On magical, mythical, market unicorn fairies

Or how we can get effective climate policy without government intervention

I don’t usually respond to op-ed columns, but the column by Bret Stephens in the New York Times on climate policy yesterday is so …. foolish that I think it needs a response.  And more to the point, the foolishness in the column can help illuminate some of the major problems that have developed as we think about policies responses to our climate crisis.

To recap, Stephens laments the recent protests in France over an increased gas tax enacted as a climate policy by the government.  And (here is the one grain of truth in his column) he notes that the protests do demonstrate the real risks for climate policy that imposes costs on the public that they cannot bear or avoid, and that have bad distributional outcomes.  But then he moves to ask that the proponents of climate policy “first propose something serious to do?,” presumably instead of a gas tax and other carbon pricing efforts.

From there, Stephens argues that existing policies such as the Paris Accords are inadequate and ineffectual, that technologies such as carbon sequestration or energy storage are not yet deployable, and that nuclear power is an effective and proven carbon-free power source that the French had imprudently decided to reduce.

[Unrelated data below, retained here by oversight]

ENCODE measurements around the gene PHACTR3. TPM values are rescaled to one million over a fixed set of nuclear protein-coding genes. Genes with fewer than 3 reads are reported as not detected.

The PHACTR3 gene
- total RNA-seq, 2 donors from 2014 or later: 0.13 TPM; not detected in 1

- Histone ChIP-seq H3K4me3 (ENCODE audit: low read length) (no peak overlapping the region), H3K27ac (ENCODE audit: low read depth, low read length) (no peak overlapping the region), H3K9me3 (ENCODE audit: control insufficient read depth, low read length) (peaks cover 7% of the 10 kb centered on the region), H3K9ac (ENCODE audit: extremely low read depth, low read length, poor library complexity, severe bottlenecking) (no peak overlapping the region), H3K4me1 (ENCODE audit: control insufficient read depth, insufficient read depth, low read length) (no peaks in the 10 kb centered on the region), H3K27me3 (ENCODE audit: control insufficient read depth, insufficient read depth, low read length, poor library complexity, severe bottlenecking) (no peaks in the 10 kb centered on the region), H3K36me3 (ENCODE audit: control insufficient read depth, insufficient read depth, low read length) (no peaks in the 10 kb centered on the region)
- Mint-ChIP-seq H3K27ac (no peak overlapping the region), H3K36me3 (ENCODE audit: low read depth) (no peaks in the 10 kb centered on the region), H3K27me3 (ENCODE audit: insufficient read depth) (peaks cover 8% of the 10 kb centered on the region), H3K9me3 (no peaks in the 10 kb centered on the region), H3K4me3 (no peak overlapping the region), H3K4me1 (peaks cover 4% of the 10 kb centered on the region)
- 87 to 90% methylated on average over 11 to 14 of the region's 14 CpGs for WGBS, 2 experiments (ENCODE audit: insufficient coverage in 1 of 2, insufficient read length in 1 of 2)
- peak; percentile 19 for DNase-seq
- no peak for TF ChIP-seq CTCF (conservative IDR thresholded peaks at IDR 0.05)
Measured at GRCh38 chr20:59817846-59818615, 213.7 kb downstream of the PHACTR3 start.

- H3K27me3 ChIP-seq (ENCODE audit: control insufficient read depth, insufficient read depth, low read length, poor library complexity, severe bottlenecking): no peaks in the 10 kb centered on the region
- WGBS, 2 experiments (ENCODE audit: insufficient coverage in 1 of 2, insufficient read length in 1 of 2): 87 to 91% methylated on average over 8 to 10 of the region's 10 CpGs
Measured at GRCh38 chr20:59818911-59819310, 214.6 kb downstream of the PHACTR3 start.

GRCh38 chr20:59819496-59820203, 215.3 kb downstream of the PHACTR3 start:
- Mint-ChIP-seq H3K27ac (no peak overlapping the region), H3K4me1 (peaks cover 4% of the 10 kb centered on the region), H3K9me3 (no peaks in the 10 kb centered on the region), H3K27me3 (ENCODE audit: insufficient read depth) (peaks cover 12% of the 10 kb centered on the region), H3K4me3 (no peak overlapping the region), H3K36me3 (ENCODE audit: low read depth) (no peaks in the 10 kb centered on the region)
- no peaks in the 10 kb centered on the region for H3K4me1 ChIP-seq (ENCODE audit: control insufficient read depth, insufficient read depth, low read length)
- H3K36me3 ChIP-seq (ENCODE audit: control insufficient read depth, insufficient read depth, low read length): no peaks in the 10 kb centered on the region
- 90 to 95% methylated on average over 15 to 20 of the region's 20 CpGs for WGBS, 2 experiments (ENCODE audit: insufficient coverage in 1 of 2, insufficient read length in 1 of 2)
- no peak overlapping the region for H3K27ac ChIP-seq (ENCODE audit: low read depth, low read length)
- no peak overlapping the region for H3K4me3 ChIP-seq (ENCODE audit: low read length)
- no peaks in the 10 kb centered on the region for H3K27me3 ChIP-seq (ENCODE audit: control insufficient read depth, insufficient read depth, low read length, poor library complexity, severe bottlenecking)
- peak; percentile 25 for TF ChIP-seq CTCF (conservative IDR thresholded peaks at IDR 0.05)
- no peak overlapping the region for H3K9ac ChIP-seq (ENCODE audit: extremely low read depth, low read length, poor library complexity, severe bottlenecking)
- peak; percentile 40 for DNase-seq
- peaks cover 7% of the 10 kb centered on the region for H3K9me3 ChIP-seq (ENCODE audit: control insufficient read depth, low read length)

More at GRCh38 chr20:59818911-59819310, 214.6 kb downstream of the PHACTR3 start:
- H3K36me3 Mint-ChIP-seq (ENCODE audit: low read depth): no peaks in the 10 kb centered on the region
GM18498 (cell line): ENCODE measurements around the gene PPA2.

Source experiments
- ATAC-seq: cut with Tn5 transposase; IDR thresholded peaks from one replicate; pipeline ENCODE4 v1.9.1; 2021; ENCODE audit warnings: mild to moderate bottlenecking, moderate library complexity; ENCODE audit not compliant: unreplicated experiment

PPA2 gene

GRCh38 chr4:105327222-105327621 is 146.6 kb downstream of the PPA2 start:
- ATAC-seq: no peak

So after rejecting all of these proposals, what does Stephens propose?  Not that we should “give up,” but instead that we should be:

placing medium-sized bets on potentially transformative technologies not funded by regressive taxes or industrial subsidies, and not dependent on future breakthroughs that might still be decades off, if they happen at all. Let thousands of climate-startups bloom—and let markets, not governments, figure out which ones work.

Let’s unpack that.  Stephens apparently rejects carbon pricing – at least, he rejects regressive taxes (which appears to be a stand-in for carbon pricing) and he nowhere endorses this policy (and it would be odd to do so in a column in which he excoriates the French gasoline tax).  And he rejects industrial subsidies to support new technologies.  Instead, the market will support the new technologies.

Ahh, the magical market.  Which will of course deliver new, carbon-free sources of energy in response to a vast amount of potential payments for carbon-free sources of energy – payments that won’t come from a price on carbon or industrial subsidies, but instead, I guess, from thin air, or perhaps magical, mythical market unicorn fairies.

Stephens has apparently forgotten that the reason we have a climate change problem is that our current systems of private property rights and capitalism do not put a price on carbon emissions!  So there are no incentives to avoid the carbon emissions – unless you create property rights or charges to do so (but that would be carbon pricing, which is bad).